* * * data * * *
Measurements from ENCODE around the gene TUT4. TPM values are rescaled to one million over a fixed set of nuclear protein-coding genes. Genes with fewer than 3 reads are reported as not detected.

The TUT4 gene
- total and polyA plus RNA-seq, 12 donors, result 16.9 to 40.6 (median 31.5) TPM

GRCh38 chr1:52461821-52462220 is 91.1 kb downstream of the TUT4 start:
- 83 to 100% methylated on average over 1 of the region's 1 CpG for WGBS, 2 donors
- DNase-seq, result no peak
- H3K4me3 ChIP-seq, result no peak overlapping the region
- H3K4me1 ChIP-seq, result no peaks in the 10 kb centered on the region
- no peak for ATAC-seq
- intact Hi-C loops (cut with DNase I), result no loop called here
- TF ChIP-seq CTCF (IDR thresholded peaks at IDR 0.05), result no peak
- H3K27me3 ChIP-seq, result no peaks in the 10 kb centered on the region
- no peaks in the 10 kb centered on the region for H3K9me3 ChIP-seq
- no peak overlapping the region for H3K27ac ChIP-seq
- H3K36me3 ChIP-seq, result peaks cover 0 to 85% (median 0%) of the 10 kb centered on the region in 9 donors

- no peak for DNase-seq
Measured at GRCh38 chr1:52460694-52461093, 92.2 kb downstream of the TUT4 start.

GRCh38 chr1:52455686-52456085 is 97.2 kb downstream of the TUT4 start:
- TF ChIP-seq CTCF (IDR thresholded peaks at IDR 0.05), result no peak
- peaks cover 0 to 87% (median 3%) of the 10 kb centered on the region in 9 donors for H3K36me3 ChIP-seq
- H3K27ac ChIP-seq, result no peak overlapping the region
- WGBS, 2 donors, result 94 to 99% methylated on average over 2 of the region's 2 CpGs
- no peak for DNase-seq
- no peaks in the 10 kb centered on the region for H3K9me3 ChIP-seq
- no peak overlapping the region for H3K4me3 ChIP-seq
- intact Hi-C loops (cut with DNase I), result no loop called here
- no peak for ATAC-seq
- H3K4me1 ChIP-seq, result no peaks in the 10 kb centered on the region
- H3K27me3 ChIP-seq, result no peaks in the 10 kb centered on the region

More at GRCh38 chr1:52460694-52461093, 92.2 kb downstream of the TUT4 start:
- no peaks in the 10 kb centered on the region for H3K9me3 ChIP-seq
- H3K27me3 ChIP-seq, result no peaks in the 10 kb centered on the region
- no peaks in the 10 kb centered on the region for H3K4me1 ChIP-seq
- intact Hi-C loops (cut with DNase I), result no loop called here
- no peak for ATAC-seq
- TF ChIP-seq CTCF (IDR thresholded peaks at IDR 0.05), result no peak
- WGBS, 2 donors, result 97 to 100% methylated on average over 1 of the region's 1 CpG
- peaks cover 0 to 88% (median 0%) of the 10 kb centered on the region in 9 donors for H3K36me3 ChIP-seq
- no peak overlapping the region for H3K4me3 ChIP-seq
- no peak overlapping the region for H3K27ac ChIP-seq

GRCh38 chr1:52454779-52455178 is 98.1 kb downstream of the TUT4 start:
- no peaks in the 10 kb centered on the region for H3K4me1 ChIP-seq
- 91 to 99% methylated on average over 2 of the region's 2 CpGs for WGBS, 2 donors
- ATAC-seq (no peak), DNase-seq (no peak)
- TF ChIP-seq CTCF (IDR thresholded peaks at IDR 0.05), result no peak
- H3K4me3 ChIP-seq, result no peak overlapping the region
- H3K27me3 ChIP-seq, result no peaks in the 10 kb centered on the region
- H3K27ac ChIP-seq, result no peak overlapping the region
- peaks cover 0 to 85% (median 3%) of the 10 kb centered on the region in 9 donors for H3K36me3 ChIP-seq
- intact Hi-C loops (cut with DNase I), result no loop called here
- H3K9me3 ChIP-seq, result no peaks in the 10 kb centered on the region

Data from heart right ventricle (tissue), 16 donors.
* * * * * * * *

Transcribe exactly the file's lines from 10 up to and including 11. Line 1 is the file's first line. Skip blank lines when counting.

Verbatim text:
- intact Hi-C loops (cut with DNase I), result no loop called here
- TF ChIP-seq CTCF (IDR thresholded peaks at IDR 0.05), result no peak